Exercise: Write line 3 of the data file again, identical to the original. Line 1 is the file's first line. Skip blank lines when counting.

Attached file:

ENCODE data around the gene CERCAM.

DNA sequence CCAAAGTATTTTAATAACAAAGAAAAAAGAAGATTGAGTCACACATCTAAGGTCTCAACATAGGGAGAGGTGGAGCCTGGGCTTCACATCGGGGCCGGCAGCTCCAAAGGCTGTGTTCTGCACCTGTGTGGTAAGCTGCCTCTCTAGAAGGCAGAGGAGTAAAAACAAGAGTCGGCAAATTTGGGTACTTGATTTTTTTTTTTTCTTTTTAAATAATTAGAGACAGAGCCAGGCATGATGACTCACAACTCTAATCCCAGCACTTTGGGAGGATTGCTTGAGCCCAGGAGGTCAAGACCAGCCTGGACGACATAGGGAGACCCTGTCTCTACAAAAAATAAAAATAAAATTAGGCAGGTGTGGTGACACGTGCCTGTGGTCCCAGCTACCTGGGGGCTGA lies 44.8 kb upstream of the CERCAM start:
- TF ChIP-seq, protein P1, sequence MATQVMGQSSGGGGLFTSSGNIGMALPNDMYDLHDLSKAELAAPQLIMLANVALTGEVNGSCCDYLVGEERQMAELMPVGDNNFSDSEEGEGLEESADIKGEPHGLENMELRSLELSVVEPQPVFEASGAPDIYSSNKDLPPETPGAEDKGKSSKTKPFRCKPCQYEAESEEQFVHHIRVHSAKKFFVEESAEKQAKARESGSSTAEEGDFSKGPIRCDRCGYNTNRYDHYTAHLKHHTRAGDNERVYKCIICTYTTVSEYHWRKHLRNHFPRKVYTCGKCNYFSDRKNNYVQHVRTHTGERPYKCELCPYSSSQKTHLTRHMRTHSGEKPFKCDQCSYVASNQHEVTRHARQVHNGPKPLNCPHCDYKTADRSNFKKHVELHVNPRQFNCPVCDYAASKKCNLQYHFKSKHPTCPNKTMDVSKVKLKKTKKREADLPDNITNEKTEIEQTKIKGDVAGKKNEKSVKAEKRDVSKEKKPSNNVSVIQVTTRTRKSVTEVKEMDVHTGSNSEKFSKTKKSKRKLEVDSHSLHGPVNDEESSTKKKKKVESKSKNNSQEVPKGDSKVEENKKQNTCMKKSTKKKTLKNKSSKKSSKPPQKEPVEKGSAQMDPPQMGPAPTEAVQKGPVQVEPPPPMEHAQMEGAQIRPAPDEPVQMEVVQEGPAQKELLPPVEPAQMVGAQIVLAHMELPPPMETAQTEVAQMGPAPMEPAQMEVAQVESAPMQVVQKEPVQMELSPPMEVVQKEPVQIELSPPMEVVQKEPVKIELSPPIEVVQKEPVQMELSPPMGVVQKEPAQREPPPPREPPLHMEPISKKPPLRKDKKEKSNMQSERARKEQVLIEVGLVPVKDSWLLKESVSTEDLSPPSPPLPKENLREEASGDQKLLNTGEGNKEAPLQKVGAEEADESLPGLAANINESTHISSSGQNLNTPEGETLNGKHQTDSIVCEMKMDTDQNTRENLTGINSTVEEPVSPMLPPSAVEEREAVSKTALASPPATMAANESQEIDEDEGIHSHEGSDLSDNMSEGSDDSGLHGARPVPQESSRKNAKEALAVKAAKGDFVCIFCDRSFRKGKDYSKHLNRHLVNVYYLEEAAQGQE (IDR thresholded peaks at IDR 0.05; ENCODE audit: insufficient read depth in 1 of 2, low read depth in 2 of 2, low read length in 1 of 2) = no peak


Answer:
- TF ChIP-seq, protein P1, sequence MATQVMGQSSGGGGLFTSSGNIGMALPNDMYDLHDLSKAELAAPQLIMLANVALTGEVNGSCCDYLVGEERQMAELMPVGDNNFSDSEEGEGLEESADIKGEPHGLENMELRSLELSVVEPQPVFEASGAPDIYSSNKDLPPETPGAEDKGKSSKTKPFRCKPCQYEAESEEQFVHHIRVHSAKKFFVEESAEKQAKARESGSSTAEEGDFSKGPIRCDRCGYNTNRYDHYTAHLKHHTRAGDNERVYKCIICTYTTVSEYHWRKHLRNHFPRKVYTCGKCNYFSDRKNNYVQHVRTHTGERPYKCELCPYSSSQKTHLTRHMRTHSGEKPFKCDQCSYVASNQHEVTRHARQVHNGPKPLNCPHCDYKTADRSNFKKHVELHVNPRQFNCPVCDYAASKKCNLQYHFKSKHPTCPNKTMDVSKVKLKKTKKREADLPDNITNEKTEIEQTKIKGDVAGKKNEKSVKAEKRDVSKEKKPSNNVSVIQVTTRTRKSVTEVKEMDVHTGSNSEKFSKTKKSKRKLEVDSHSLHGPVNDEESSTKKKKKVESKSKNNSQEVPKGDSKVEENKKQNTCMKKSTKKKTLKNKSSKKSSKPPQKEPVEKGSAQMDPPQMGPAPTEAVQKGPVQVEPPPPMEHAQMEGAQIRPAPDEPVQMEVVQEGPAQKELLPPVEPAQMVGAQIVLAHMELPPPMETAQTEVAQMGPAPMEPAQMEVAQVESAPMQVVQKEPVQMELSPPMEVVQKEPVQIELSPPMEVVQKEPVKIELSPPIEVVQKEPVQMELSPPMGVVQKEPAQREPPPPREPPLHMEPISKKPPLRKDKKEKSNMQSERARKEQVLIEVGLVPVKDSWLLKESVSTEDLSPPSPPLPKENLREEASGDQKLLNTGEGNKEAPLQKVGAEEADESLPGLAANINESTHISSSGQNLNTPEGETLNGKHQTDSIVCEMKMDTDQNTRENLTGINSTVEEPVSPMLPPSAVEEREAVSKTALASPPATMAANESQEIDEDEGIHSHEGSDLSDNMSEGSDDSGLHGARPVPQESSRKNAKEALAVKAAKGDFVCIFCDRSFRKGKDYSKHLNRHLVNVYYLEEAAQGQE (IDR thresholded peaks at IDR 0.05; ENCODE audit: insufficient read depth in 1 of 2, low read depth in 2 of 2, low read length in 1 of 2) = no peak